News / USA

Sandy Evokes Memories of Past Hurricanes

A truck drives through water pushed over a road by Hurricane Sandy in Southampton, New York, October 29, 2012.
A truck drives through water pushed over a road by Hurricane Sandy in Southampton, New York, October 29, 2012.
Lisa McAdams
The United States gets hit frequently by hurricanes or tropical storms. But some, like the five listed here, do much more damage and leave a longer legacy than most. 

President Brack Obama has declared "major disasters" in the northeastern states of New York and New Jersey, where the storm has flooded low-lying areas, damaged structures and caused widespread power outages. 

But it is not yet known if Sandy will take its place among the real killer storms in U.S. history. 

A large part of the city of Galveston, Texas, is reduced to rubble after being hit by a surprise hurricane Sept. 8, 1900.A large part of the city of Galveston, Texas, is reduced to rubble after being hit by a surprise hurricane Sept. 8, 1900.
x
A large part of the city of Galveston, Texas, is reduced to rubble after being hit by a surprise hurricane Sept. 8, 1900.
A large part of the city of Galveston, Texas, is reduced to rubble after being hit by a surprise hurricane Sept. 8, 1900.

Galveston Hurricane of 1900:  The deadliest natural disaster in U.S. history, this Category-4 hurricane moved through Cuba into the Gulf of Mexico, before coming ashore in Galveston, Texas, killing at least 6,000 people.



 
This Aug. 19, 1969 photograph showing Carl Wright, 11, drinking from a broken pipe amid the ruins of his father's service station in Gulfport, Miss., in the aftermath of Hurricane Camille.This Aug. 19, 1969 photograph showing Carl Wright, 11, drinking from a broken pipe amid the ruins of his father's service station in Gulfport, Miss., in the aftermath of Hurricane Camille.
x
This Aug. 19, 1969 photograph showing Carl Wright, 11, drinking from a broken pipe amid the ruins of his father's service station in Gulfport, Miss., in the aftermath of Hurricane Camille.
This Aug. 19, 1969 photograph showing Carl Wright, 11, drinking from a broken pipe amid the ruins of his father's service station in Gulfport, Miss., in the aftermath of Hurricane Camille.

Hurricane Camille, 1969:  Category-5 Camille landed over Gulfport, Mississippi after forming west of the Cayman Islands, leaving about 250 people dead from Louisiana to Virginia and $1.4 billion in damage.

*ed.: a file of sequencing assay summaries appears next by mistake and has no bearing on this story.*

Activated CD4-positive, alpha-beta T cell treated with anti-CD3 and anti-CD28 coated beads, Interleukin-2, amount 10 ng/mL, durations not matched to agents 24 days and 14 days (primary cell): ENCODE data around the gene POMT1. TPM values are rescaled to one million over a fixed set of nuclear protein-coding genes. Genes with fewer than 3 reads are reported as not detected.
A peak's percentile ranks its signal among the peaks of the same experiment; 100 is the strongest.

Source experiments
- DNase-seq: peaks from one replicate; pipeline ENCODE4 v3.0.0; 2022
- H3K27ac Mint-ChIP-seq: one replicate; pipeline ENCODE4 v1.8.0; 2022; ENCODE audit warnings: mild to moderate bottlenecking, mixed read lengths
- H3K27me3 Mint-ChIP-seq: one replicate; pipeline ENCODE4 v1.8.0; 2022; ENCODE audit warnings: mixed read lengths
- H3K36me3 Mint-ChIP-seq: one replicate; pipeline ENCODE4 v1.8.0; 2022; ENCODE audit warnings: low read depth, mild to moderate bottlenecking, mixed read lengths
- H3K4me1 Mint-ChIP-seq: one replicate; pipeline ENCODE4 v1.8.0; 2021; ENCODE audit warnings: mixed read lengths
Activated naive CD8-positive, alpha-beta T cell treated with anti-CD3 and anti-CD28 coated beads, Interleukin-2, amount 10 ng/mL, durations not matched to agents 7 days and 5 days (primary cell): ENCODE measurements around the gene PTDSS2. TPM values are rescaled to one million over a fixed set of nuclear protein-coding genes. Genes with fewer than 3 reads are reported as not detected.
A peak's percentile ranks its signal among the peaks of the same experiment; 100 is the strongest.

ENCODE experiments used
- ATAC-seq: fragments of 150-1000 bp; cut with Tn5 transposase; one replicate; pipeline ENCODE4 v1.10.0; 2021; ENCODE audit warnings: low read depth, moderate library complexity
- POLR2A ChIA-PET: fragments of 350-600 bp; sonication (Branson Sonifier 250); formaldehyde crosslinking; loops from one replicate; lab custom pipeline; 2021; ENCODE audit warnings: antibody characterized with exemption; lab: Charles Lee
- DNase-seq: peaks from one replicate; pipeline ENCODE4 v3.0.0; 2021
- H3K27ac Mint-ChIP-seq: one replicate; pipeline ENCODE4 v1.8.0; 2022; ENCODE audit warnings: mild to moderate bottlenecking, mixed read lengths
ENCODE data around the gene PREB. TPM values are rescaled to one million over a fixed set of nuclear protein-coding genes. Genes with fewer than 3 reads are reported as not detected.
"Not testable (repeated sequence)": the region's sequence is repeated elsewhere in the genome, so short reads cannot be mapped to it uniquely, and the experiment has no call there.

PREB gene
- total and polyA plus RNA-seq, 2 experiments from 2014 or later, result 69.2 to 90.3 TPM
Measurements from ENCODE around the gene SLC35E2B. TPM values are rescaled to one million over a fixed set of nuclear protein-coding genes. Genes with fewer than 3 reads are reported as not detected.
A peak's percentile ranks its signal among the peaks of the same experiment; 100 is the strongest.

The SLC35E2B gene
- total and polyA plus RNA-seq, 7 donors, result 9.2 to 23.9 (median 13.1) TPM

An overview of a warehouse destroyed by Hurricane Gilbert at the San Antonio Air Logistics Center, September 17, 1988. (U.S. Department of Defense / TSGT Michael J. Haggerty)An overview of a warehouse destroyed by Hurricane Gilbert at the San Antonio Air Logistics Center, September 17, 1988. (U.S. Department of Defense / TSGT Michael J. Haggerty)
x
An overview of a warehouse destroyed by Hurricane Gilbert at the San Antonio Air Logistics Center, September 17, 1988. (U.S. Department of Defense / TSGT Michael J. Haggerty)
An overview of a warehouse destroyed by Hurricane Gilbert at the San Antonio Air Logistics Center, September 17, 1988. (U.S. Department of Defense / TSGT Michael J. Haggerty)

Hurricane Gilbert, 1988:  Gilbert's Category-5 winds were felt over much of the Caribbean, Central America and portions of the U.S.  The storm, which emerged off the western coastline of Jamaica and crossed the northeast coast of Mexico's Yucatan peninsula, killed 318.




 
In this Aug. 24, 1992 photo, a sailboat sits on a sidewalk at Dinner Key in Miami after it was washed ashore by Hurricane Andrew.In this Aug. 24, 1992 photo, a sailboat sits on a sidewalk at Dinner Key in Miami after it was washed ashore by Hurricane Andrew.
x
In this Aug. 24, 1992 photo, a sailboat sits on a sidewalk at Dinner Key in Miami after it was washed ashore by Hurricane Andrew.
In this Aug. 24, 1992 photo, a sailboat sits on a sidewalk at Dinner Key in Miami after it was washed ashore by Hurricane Andrew.